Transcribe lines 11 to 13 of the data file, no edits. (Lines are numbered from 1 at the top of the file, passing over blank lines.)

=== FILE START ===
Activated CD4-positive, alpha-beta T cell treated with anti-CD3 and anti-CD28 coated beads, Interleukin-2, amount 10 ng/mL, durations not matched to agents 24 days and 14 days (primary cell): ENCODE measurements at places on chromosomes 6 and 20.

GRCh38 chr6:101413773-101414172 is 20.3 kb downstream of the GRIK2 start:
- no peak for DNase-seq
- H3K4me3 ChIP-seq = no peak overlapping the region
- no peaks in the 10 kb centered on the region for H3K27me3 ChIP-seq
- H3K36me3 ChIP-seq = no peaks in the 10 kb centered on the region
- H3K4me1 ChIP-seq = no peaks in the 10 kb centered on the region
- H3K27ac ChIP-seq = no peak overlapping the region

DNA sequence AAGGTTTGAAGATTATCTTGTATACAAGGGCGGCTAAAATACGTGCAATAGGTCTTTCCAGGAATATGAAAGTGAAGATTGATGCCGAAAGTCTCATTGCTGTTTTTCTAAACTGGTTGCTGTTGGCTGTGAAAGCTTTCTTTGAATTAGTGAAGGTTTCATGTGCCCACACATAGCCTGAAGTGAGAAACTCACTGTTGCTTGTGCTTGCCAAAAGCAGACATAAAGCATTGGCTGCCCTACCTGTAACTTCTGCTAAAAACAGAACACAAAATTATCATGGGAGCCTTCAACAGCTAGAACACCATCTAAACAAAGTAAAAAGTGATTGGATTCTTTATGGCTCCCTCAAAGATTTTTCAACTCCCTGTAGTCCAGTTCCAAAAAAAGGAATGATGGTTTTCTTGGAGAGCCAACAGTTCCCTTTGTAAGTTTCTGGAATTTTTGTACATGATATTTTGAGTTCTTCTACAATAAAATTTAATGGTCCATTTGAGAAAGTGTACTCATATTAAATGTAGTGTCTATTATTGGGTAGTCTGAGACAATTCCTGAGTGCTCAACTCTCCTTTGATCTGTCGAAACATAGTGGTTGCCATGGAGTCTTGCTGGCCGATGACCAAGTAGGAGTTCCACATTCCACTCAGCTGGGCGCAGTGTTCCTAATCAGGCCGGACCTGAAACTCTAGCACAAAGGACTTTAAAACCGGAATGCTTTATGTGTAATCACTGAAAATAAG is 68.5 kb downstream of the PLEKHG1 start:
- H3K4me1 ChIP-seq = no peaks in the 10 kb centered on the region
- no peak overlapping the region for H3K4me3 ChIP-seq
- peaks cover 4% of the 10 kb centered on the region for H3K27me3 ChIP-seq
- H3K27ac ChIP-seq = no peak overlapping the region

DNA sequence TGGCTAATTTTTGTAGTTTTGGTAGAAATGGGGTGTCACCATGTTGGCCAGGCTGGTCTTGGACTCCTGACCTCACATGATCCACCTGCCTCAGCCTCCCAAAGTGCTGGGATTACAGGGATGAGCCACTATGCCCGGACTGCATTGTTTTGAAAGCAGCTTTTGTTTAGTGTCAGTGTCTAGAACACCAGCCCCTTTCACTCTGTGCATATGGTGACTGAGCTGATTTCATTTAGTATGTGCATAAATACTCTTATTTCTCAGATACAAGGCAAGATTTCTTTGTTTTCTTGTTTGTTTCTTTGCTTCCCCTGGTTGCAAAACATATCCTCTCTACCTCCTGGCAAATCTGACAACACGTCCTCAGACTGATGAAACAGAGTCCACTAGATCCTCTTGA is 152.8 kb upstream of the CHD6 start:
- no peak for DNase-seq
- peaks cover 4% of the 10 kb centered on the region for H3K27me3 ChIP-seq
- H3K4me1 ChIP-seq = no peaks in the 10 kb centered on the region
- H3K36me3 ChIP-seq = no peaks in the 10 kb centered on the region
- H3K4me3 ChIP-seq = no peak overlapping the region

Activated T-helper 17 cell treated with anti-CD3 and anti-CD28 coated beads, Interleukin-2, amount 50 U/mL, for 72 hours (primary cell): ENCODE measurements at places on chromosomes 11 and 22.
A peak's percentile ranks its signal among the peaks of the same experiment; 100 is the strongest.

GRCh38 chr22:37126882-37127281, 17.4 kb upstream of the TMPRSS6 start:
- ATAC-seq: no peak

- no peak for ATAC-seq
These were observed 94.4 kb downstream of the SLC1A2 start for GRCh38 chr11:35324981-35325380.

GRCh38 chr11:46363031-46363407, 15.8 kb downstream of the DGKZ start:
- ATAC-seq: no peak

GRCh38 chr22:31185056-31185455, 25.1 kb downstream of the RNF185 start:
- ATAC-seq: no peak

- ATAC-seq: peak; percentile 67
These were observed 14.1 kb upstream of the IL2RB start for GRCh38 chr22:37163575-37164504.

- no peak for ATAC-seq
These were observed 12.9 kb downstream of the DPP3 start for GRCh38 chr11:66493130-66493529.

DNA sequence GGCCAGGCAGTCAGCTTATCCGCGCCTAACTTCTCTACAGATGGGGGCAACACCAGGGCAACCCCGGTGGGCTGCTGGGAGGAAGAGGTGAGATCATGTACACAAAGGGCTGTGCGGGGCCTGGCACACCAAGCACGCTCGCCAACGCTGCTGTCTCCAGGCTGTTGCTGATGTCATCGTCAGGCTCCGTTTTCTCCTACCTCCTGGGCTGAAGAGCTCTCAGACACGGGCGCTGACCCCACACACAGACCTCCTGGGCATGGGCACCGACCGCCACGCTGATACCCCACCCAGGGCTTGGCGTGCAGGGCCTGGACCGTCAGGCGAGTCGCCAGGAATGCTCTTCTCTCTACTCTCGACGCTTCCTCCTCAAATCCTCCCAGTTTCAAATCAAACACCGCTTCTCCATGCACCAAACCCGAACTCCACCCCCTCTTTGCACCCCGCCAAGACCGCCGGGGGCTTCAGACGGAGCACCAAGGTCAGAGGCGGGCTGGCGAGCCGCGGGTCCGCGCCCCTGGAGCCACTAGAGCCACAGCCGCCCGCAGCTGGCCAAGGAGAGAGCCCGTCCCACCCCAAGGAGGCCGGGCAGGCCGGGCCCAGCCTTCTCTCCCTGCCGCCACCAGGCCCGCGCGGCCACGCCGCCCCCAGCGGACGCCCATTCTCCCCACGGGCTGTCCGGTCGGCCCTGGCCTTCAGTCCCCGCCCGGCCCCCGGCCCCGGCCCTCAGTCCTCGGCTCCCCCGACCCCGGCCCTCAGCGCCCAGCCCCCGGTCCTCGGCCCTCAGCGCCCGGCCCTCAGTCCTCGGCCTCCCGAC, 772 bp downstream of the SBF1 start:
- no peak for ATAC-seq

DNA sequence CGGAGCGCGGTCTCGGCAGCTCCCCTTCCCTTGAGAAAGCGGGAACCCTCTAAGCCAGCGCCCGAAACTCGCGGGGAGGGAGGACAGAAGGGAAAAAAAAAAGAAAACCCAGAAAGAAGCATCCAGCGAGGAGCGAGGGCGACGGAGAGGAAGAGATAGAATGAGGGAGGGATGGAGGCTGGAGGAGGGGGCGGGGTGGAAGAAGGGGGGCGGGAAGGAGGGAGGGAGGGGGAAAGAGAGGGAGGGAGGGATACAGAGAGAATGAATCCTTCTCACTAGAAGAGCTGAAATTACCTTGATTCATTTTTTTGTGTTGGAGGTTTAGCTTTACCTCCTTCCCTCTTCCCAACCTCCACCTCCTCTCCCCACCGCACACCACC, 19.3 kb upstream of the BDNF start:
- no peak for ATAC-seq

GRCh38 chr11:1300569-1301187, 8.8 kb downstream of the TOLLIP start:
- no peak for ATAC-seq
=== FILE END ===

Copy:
- no peak overlapping the region for H3K4me3 ChIP-seq
- peaks cover 4% of the 10 kb centered on the region for H3K27me3 ChIP-seq
- H3K27ac ChIP-seq = no peak overlapping the region